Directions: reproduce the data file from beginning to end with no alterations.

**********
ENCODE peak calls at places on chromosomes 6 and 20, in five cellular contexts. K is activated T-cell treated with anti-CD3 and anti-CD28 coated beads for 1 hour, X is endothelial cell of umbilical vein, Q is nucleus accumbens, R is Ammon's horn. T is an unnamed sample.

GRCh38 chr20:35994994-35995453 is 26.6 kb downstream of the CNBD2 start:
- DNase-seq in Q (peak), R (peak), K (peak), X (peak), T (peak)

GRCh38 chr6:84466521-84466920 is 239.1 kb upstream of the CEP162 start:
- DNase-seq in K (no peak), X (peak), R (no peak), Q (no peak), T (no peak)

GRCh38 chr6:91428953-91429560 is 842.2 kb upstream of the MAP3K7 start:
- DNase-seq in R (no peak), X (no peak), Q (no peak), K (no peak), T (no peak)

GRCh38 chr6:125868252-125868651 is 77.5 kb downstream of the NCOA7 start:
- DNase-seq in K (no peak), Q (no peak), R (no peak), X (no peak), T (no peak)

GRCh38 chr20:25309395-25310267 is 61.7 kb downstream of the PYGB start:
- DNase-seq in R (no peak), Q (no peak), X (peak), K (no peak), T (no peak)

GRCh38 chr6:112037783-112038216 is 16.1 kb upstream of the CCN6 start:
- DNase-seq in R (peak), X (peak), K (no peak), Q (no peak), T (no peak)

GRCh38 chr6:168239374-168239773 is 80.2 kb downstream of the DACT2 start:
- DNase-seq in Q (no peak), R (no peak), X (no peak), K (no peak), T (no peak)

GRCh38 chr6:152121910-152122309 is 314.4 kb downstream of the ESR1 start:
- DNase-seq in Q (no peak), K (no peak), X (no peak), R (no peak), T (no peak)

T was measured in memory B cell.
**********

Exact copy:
ENCODE peak calls at places on chromosomes 6 and 20, in five cellular contexts. K is activated T-cell treated with anti-CD3 and anti-CD28 coated beads for 1 hour, X is endothelial cell of umbilical vein, Q is nucleus accumbens, R is Ammon's horn. T is an unnamed sample.

GRCh38 chr20:35994994-35995453 is 26.6 kb downstream of the CNBD2 start:
- DNase-seq in Q (peak), R (peak), K (peak), X (peak), T (peak)

GRCh38 chr6:84466521-84466920 is 239.1 kb upstream of the CEP162 start:
- DNase-seq in K (no peak), X (peak), R (no peak), Q (no peak), T (no peak)

GRCh38 chr6:91428953-91429560 is 842.2 kb upstream of the MAP3K7 start:
- DNase-seq in R (no peak), X (no peak), Q (no peak), K (no peak), T (no peak)

GRCh38 chr6:125868252-125868651 is 77.5 kb downstream of the NCOA7 start:
- DNase-seq in K (no peak), Q (no peak), R (no peak), X (no peak), T (no peak)

GRCh38 chr20:25309395-25310267 is 61.7 kb downstream of the PYGB start:
- DNase-seq in R (no peak), Q (no peak), X (peak), K (no peak), T (no peak)

GRCh38 chr6:112037783-112038216 is 16.1 kb upstream of the CCN6 start:
- DNase-seq in R (peak), X (peak), K (no peak), Q (no peak), T (no peak)

GRCh38 chr6:168239374-168239773 is 80.2 kb downstream of the DACT2 start:
- DNase-seq in Q (no peak), R (no peak), X (no peak), K (no peak), T (no peak)

GRCh38 chr6:152121910-152122309 is 314.4 kb downstream of the ESR1 start:
- DNase-seq in Q (no peak), K (no peak), X (no peak), R (no peak), T (no peak)

T was measured in memory B cell.